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The Rocket League Championship Series was esports for everyone

The Rocket League Championship Series was esports for everyone

Esports often miss out on the feats of physical grace that make for great SportsCenter clips, or, at least, giffable moments. With great punt returns or rim-shaking slam dunks, there’s no need for a nuanced understanding of football or basketball to gawp. Only on rare occasions are esports so immediately and viscerally astounding; something like Dota 2 demands a lot of knowledge from the viewer in order for its highlights to become, well, highlights.

But if there’s an esport that’s immediately legible to the average viewer, it’s Rocket League.

It really is just cars playing soccer. The cars and the ball dart around in believable ways; yes they can fly and boost, but their movement is consistent and feels weighted. If you’ve ever played or watched soccer, it’s quickly obvious how goal-scoring works, and that positioning is paramount. You don’t have to have an understanding in advance of boost, but it quickly becomes obvious that certain points on the pitch let the players build up a turbo meter. The rules are simple; remember, just cars playing soccer.

It really is just cars playing soccer.

This weekend saw the finals of the first Rocket League Championship Series, where the American team iBUYPOWER emerged as the inaugural champions after defeating Flipsid3 Tactics, who muscled their way through the lower bracket after losing to iBP in the first round.

In many ways, although they didn’t win, Flipsid3 Tactics’ run is emblematic of the best of competitive Rocket League. Flipsid3 Tactics blew past five teams en route to the finals, starting with a 3-1 set against Kings of Urban and a 3-0 set against Exodus. When Flipsid3 Tactics went up against The Flying Dutchmen, a team formed just before the qualifier, they finished off a second 3-0 set with a particularly impressive individual game where they just racked up the goals, ending it 8-2. Their teamwork was on display in all of these games, and any viewer would have been impressed by shots like this backwards off-the-wall assist. I know from experience that this is hard to pull off, but, even without the explosion of smoke and the blaring horns, it looks very clean and very pretty.

Flipsid3 continued to roll through the lower bracket, decisively taking a best of seven against Northern Gaming (one-time leaders of RLCS formerly known as We Dem Girlz). While each game saw the two teams trading goals back and forth, Flipsid3 kept coming out on top.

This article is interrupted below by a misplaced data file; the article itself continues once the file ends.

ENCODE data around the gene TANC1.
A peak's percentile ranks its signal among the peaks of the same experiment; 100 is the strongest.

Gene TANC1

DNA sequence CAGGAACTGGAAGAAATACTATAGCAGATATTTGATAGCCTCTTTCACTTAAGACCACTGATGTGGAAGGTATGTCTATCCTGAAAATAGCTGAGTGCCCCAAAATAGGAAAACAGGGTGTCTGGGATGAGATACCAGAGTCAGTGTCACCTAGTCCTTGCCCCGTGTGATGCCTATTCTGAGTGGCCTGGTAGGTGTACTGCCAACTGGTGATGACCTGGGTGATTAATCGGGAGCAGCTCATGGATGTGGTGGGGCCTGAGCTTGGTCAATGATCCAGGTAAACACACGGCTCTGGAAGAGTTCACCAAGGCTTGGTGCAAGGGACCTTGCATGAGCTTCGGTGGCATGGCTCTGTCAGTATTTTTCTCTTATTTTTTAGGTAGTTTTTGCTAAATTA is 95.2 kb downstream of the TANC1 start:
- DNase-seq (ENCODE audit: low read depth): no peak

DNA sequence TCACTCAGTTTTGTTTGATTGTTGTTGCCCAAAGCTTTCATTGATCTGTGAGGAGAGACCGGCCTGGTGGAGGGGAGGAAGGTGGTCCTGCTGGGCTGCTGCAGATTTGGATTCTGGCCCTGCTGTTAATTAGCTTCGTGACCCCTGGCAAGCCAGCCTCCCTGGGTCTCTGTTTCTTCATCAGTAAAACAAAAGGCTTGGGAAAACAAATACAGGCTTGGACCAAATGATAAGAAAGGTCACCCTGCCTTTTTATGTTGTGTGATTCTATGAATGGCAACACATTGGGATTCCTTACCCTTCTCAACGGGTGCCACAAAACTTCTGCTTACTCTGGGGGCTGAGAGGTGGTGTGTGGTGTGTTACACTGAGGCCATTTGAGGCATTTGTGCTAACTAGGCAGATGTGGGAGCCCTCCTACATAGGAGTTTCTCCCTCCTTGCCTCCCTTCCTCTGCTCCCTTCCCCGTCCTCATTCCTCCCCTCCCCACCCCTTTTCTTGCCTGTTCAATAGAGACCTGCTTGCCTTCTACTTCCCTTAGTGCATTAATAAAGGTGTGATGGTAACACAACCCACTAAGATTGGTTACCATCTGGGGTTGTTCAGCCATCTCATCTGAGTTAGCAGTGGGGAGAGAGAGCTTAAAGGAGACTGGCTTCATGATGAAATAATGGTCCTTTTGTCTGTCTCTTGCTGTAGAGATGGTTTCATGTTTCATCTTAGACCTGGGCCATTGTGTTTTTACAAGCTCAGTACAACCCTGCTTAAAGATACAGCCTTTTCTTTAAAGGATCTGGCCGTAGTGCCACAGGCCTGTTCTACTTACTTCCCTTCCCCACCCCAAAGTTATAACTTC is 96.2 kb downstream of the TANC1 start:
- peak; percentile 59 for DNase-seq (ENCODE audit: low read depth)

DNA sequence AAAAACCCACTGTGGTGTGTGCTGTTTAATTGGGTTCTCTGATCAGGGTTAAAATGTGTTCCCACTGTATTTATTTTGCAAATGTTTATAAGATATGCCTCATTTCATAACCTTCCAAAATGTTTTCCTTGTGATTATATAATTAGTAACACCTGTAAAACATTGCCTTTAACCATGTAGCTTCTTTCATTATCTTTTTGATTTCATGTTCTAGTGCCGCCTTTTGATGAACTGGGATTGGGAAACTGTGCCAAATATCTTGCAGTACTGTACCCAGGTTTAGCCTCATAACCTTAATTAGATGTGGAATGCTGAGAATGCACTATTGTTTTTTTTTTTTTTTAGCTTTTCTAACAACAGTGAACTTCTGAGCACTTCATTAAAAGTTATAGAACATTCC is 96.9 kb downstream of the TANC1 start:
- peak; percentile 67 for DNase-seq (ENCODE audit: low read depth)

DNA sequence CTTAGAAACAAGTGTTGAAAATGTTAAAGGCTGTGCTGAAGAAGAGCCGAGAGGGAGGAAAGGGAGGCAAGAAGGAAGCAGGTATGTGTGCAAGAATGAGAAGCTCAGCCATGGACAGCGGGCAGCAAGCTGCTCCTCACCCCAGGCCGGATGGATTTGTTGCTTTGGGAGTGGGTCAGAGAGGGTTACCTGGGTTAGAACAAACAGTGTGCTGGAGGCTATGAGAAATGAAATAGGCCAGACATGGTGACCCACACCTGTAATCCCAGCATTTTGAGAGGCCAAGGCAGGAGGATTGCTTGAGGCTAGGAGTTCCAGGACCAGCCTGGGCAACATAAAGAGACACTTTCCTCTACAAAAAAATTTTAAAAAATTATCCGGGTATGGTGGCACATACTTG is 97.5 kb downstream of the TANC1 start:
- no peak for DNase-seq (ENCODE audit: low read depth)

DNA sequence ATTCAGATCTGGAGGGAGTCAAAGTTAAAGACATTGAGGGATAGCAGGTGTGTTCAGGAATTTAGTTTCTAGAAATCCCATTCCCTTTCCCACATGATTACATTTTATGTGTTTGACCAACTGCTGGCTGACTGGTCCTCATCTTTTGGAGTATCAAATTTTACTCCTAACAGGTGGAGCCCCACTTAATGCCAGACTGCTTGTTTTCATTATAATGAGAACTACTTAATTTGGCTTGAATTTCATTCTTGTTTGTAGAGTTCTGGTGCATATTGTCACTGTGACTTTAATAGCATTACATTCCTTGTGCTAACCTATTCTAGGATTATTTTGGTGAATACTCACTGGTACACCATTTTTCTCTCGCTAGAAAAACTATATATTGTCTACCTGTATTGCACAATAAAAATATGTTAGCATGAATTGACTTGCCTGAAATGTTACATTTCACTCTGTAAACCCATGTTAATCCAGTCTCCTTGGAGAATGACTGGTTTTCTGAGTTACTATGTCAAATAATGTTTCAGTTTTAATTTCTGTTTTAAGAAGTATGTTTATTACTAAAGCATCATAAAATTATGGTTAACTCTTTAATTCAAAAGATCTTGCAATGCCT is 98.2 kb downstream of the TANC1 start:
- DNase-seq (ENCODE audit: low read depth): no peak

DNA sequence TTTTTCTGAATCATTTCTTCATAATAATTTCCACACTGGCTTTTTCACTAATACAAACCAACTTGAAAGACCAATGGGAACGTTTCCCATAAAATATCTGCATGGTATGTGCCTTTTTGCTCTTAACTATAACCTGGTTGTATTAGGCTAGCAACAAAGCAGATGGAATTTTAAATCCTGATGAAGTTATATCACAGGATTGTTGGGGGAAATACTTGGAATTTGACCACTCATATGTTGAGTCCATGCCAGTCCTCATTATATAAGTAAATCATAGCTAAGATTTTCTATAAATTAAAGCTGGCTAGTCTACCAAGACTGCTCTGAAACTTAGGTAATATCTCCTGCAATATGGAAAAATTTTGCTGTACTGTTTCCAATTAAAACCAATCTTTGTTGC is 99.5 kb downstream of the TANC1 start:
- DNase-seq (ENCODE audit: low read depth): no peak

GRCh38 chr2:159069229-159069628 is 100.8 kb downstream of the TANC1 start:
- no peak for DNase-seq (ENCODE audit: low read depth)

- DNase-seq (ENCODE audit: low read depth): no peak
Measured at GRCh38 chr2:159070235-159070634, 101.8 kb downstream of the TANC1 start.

Going into the best of seven grand finals against iBUYPOWER, Flipsid3 seemed both excited and optimistic. Amidst blinking lasers and fog machines, players gave a few short interviews on stage. M1k3rules, named MVP in several sets, pointed out that Flipsid3 had been through the lower bracket and won before. At the Gfinity Invitation back in January, they fell into the lower bracket right away, beat four teams, and won the finals 5-0. Asked if he had any words for their opponents, his teammate Markydooda simply said, “have fun.”

The bright esports shell doesn’t feel necessary to promote the game.

The grand finals were even closer than the set before. Flipsid3 won the first game with a single goal, while the second game went to iBP in sudden death overtime. Game three was a back-and-forth affair, but Flipside3 eventually took it in overtime. The fourth game was also close, but a last-second goal by iBP’s Kronovi claimed the round. At no point in these four games was either team more than a goal ahead. Then iBP went on a run in the final two games, winning game five 5-3 and quickly going ahead 3-0 in the sixth. Despite a late rally from Flipsid3, iBUYPOWER held them off long enough to seize the title for themselves. 

Several commentators in suits shouted excitedly about their favorite plays and best predictions. As the feed cut to a commercial following iBUYPOWER’s victory, someone bellowed into a mic, announcing that “Rocket League esports has arrived.” That may very well be true, but the bright esports shell doesn’t feel necessary to promote the game. Rocket League is small and it’s simple, but it doesn’t need to pretend to be something else: the careful plays are so plainly visible and the matches so tense that the best teams present plenty of drama with minimal explanation.

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